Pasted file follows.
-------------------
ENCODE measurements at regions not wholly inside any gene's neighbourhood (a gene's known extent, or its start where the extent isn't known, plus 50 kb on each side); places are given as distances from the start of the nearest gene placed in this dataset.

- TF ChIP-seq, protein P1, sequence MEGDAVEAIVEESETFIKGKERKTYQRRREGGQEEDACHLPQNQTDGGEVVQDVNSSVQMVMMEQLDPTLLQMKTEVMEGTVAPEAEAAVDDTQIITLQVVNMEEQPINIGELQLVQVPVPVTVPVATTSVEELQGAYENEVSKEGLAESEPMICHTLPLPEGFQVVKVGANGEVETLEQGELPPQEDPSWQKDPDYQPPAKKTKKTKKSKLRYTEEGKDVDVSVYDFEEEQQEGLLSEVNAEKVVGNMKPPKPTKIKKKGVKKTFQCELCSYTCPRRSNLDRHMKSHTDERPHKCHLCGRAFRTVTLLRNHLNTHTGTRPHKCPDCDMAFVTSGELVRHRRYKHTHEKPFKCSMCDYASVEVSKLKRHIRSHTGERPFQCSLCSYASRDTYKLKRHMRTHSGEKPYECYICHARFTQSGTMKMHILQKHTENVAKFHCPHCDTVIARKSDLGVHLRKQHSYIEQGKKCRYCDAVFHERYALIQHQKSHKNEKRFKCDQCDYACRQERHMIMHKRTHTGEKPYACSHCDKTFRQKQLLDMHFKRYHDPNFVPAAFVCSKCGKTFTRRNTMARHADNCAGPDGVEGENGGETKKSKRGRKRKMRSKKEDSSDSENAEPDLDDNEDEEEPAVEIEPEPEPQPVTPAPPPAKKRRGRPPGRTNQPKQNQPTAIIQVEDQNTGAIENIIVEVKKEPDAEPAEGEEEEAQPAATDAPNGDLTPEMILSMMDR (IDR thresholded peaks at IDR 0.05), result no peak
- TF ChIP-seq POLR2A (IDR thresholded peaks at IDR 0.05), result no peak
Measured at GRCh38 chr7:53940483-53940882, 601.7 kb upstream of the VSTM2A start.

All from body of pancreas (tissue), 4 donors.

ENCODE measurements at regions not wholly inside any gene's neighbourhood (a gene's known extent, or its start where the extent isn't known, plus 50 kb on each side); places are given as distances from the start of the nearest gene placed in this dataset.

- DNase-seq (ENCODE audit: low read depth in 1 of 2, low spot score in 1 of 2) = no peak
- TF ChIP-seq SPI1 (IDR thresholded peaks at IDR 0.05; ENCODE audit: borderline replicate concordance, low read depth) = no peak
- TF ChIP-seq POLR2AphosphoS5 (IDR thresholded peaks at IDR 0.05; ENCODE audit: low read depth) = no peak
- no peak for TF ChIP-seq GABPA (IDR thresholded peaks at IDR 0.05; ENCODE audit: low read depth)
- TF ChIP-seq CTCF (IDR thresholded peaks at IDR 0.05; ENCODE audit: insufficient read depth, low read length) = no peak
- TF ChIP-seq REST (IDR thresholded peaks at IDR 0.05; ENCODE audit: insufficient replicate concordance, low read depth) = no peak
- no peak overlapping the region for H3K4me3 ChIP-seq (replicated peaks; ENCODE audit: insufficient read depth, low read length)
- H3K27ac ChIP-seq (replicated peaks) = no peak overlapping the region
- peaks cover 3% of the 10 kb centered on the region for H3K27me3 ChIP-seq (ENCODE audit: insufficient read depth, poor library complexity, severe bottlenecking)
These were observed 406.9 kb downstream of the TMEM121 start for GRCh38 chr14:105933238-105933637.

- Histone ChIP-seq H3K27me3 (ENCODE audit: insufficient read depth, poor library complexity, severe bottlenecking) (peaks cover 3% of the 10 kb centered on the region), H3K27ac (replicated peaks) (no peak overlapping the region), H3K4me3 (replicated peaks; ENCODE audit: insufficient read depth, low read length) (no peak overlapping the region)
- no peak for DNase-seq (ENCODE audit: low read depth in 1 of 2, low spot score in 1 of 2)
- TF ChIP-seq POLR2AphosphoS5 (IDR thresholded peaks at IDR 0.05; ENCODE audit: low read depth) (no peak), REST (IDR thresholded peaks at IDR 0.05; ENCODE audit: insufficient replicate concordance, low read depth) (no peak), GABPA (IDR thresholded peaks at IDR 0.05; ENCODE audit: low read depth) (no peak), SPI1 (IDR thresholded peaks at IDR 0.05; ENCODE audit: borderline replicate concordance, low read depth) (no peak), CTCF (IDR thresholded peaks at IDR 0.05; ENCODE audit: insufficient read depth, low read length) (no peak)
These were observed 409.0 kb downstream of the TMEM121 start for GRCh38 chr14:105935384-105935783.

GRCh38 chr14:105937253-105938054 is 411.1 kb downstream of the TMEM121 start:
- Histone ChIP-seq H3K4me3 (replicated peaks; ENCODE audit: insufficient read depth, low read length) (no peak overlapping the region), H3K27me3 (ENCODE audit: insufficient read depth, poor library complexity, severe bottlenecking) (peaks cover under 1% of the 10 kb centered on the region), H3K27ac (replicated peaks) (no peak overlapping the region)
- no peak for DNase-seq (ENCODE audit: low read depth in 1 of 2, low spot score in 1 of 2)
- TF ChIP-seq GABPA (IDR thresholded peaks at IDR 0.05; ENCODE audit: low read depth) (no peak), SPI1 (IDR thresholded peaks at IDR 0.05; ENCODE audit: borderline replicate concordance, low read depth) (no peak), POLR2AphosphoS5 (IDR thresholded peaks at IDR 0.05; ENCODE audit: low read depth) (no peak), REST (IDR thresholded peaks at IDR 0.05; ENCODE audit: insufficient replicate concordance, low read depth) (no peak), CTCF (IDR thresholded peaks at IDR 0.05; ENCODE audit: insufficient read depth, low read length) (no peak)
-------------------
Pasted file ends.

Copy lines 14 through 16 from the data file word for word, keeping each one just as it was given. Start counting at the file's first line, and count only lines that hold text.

- H3K27ac ChIP-seq (replicated peaks) = no peak overlapping the region
- peaks cover 3% of the 10 kb centered on the region for H3K27me3 ChIP-seq (ENCODE audit: insufficient read depth, poor library complexity, severe bottlenecking)
These were observed 406.9 kb downstream of the TMEM121 start for GRCh38 chr14:105933238-105933637.